https://plus.maths.org/content/mathematical-mysteries-zenos-paradoxes
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Rachel Thomas </div>
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<img class="imagefield imagefield-field_abs_img" width="100" height="100" alt="" src="https://plus.maths.org/content/sites/plus.maths.org/files/abstractpics/5/9_jun_2011_-_1545/tort1.jpg?1307630744" /> </div>
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<p>The paradoxes of the philosopher Zeno, born approximately 490 BC in southern Italy, have puzzled mathematicians, scientists and philosophers for millennia. Although none of his work survives today, over 40 paradoxes are attributed to him which appeared in a book he wrote as a defense of the philosophies of his teacher Parmenides.</p>
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<p>The paradoxes of the philosopher <a href="http://www-groups.dcs.st-andrews.ac.uk/~history/Mathematicians/Zeno_of_Elea.html">Zeno</a>, born approximately 490 BC in southern Italy, have puzzled mathematicians, scientists and philosophers for millennia. Although none of his work survives today, over 40 paradoxes are attributed to him which appeared in a book he wrote as a defense of the
philosophies of his teacher Parmenides.<p><a href="https://plus.maths.org/content/mathematical-mysteries-zenos-paradoxes" target="_blank">read more</a></p>https://plus.maths.org/content/mathematical-mysteries-zenos-paradoxes#comments17Achilles ParadoxArrow Paradoxconvergencegeometric serieslimitMathematical mysteriesrelativityworldlineZeno's paradoxesFri, 01 Dec 2000 00:00:00 +0000plusadmin4753 at https://plus.maths.org/contentIn perfect harmony
https://plus.maths.org/content/perfect-harmony
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John Webb </div>
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<img class="imagefield imagefield-field_abs_img" width="130" height="130" alt="" src="https://plus.maths.org/content/sites/plus.maths.org/files/issue12/features/harmonic/icon.jpg?967762800" /> </div>
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The harmonic series is far less widely known than the arithmetic and geometric series. However, it is linked to a good deal of fascinating mathematics, some challenging Olympiad problems, several surprising applications, and even a famous unsolved problem. <b>John Webb</b> applies some divergent thinking, taking in the weather, traffic flow and card shuffling along the way. </div>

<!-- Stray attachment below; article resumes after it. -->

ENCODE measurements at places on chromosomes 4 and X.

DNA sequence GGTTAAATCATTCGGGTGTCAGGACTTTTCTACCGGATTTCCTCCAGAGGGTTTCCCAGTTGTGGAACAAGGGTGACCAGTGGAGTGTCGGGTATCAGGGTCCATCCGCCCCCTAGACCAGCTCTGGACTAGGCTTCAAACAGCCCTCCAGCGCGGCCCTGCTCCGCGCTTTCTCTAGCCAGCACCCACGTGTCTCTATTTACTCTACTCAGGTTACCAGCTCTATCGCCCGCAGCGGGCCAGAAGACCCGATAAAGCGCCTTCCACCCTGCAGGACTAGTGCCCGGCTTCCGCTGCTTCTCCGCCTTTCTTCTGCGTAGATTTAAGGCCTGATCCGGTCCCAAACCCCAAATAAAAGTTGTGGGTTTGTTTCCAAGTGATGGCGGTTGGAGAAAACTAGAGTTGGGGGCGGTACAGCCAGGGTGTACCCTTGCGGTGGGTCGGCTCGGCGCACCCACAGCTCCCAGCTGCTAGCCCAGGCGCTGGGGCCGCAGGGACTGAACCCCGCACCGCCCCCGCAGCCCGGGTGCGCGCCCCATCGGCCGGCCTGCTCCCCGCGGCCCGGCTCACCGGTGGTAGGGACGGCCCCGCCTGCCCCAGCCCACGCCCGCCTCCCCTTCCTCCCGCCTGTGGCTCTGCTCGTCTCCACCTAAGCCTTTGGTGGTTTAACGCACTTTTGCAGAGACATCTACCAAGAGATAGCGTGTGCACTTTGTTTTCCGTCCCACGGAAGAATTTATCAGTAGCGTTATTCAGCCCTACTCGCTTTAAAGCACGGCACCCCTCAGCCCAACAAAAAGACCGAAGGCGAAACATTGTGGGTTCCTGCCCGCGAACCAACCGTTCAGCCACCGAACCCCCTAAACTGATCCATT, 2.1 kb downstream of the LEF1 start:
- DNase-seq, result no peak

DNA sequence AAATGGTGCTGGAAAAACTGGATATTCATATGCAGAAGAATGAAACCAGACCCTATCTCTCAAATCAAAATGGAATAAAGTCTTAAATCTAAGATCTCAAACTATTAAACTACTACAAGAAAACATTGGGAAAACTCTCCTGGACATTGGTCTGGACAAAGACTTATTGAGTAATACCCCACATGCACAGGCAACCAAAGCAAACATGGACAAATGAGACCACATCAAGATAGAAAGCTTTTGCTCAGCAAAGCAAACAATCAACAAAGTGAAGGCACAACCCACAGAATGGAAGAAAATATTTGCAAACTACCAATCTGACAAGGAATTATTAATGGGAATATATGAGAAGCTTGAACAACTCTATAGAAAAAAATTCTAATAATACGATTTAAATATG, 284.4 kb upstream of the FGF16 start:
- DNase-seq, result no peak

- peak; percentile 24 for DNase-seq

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<div class="pub_date">September 2000</div>
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<h2>Introduction</h2>
<p>Two elementary series are studied in school mathematics:</p>
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<li>arithmetic series, such as <img src="/MI/3e35c3a6a00638f7c180b293c8e21feb/images/img-0001.png" alt="$1+2+3+\dots +n$" style="vertical-align:-2px;
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<p>and</p><p><a href="https://plus.maths.org/content/perfect-harmony" target="_blank">read more</a></p>https://plus.maths.org/content/perfect-harmony#comments12arithmetic seriesconvergencedivergencegeometric seriesharmonic serieslogarithmThu, 31 Aug 2000 23:00:00 +0000plusadmin2172 at https://plus.maths.org/contentChaos in Numberland: The secret life of continued fractions
https://plus.maths.org/content/chaos-numberland-secret-life-continued-fractions
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John D. Barrow </div>
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<img class="imagefield imagefield-field_abs_img" width="130" height="130" alt="" src="https://plus.maths.org/content/sites/plus.maths.org/files/issue11/features/cfractions/icon.jpg?959814000" /> </div>
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One of the most striking and powerful means of presenting numbers is completely ignored in the mathematics that is taught in schools, and it rarely makes an appearance in university courses. Yet the continued fraction is one of the most revealing representations of many numbers, sometimes containing extraordinary patterns and symmetries. <strong>John D. Barrow</strong> explains. </div>
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June 2000
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<p><a href="https://plus.maths.org/content/chaos-numberland-secret-life-continued-fractions" target="_blank">read more</a></p>https://plus.maths.org/content/chaos-numberland-secret-life-continued-fractions#comments11chaoscontinued fractionconvergencegeargolden ratioKhinchin's constantLevy's constantprobability distributionrational approximationWed, 31 May 2000 23:00:00 +0000plusadmin2165 at https://plus.maths.org/content